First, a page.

From the analysis of the results obtained, it can be concluded that the Chlorin e6 conjugates in all systems are in the monomeric state, and that spectral changes are mainly caused by orientational effects. The role of distinctive and oriented interactions in this experiment was small. Chlorin e6 conjugates in all complexes have a hydrophobic environment with the same polarity as pyridine.

2-3 Photophysical Parameters

The effective quantum efficiency of the intercombinative conversion of chlorin e6 conjugates was measured in a relative manner. According to this method, the following equation (1) holds in a low consumption state (≤ 10%) of the ground state.

Figure 112009026203398-pat00005

Where

Figure 112009026203398-pat00006
And
Figure 112009026203398-pat00007
Is the crosslinking conversion of Chlorin E6 conjugate and photoreaction of standard material,
Figure 112009026203398-pat00008
And
Figure 112009026203398-pat00009
Is the maximum deviations of the triplet-triplet absorption of the solution under investigation and the standard solution at the measurement wavelength, respectively.
Figure 112009026203398-pat00010
And
Figure 112009026203398-pat00011
Is the difference between the molar rates of singlet extinction and triplet to triplet absorption of CHLORIN and standard, respectively.
Figure 112009026203398-pat00012
And
Figure 112009026203398-pat00013
Are the shares of light correspondingly absorbed by CHLORIN and the reference material, respectively.

Figure 112009026203398-pat00014
And
Figure 112009026203398-pat00015
The value was measured after substantially transferring all the molecules to be investigated in the excited triplet state. Under these conditions, ΔD = C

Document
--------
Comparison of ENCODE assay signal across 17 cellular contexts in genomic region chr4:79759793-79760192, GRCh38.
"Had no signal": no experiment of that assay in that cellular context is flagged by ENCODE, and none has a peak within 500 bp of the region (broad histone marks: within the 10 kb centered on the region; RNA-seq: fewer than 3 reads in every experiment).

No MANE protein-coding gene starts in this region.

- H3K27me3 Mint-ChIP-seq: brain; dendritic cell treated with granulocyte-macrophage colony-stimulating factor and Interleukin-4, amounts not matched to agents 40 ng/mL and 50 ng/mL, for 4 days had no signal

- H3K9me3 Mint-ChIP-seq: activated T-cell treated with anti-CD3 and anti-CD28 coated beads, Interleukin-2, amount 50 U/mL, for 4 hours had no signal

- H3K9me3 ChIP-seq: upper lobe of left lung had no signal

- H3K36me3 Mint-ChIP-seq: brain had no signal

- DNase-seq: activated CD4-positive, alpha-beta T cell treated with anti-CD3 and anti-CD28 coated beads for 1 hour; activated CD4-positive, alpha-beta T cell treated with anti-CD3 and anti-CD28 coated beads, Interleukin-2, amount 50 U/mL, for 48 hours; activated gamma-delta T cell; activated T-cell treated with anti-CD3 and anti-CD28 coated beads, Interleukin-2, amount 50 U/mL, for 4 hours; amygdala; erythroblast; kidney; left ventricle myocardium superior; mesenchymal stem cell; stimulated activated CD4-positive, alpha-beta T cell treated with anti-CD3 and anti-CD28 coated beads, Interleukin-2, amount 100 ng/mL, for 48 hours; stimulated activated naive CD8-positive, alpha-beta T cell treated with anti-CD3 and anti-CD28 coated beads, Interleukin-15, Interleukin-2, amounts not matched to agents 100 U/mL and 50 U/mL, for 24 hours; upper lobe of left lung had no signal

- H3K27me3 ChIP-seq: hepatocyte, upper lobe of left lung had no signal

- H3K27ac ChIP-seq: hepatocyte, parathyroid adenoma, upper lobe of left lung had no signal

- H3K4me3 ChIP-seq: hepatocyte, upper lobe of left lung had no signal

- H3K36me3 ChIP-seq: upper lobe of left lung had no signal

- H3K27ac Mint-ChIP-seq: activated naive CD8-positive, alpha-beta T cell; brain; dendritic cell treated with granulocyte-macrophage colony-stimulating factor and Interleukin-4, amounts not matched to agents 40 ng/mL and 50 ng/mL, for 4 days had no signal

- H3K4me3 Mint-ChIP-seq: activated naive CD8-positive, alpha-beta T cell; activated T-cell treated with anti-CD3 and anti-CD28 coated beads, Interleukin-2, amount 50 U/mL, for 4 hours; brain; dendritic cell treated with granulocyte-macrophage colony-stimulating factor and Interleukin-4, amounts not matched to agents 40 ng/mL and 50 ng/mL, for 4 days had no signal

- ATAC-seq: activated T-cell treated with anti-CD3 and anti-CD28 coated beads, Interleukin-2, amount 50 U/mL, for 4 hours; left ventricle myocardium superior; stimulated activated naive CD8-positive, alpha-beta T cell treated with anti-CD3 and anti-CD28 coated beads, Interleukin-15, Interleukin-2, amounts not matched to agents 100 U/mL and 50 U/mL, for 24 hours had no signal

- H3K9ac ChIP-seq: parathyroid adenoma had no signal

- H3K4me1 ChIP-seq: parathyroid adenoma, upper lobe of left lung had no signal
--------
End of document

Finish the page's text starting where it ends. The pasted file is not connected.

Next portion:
Figure 112009026203398-pat00016
T l. Where C refers to the molarity of the material in solution and l refers to the length of the optical way. As standard material for measuring γ, Pd (II) -octa ethyl porphyn (Pd (II)-OEP), in which γ value in benzol is considered equal to 1, was selected.
Figure 112009026203398-pat00017
When measuring the parameters of T , the absorbance of the solution on the excitation wavelength did not exceed 0.2 when γ was 0.5, and the corresponding concentrations of the Chlorin E6 conjugates did not exceed 0.7 × 10 −6 and 1.75 × 10 −5 M.

Measured

Figure 112009026203398-pat00018
T and γ values are shown in Table 2 below.

Photophysical Parameters and 1 O 2 Formation Efficiency of Chlorin E6 Bonds in Various Systems System τ t 0 μs τ t μs

Figure 112009026203398-pat00019
T mol -1 · dm -1 · cm -1 γ φ Δ H 2 O, pH 8,1 170 2.5 278 0.8 0.70 Triton X-100 230 2.6 0.80 HSA, H 2 O, pH 8,1 700 14.7 798 0.82 0.63- Liposomes, H 2 O, pH 8,1 70 1.4 251 078 - Pyridine 140 0.3 94 0.81 0.68

The photophysical parameters of the Chlorin E6 conjugates presented in Table 2 above are characteristic for the monomer state of the pigment. B + γ for all systems

Figure 112009026203398-pat00020
Regardless of its environment, the primary route of electronic excitation energy reduction in the molecules of Chlorin E6 bonds is the crosslinking conversion. The photoreactivity of this process is high (γ
Figure 112009026203398-pat00021
0.7), appear substantially similar in all systems. However, the lifetime of the excited triplet state was markedly different in the oxygen-depleted solution (τ t 0 ) and in the oxygen-saturated solution (τ t ).

In the liposome form of the pigment, the value of τ t 0 is almost 2.5 times lower than that of the buffer solution. The high P value (P = 0.13) of the Chlorin e6 binding in liposomes is evidence of the presence of a rather rigid circle of pigments in the lipid bilayer. With this situation, taking into account the photophysical properties of the Chlorin e6 conjugate complexed with liposomes, it was observed that a decrease in the value of τ t 0 was probably due to the triplet of the pigment by the carbon-carbon double bond of the unsaturated fatty acid lipid chain. It can be inferred that this is due to quenching of the term state.

Quenching the excited triplet state of the Chlorin e6 conjugate by 2-4 oxygen molecules

The data presented in Table 2 above help to analyze the specific characteristics of the oxygen molecules in solution and the biological system quenching the excited triplet state of the Chlorin e6 conjugate. Consider the obtained values of τ t 0 and τ t , the concentration of O 2 in the aqueous solution (2.6 × 10 -4 M), the concentration of O 2 in the pyridine (8.3 × 10 -4 M), Considering that the distribution ratio between the membranes is equal to 3, the bimolecular rate constant for quenching the triplet state of the Chlorin e6 conjugate with oxygen can be measured using Equation 2 below.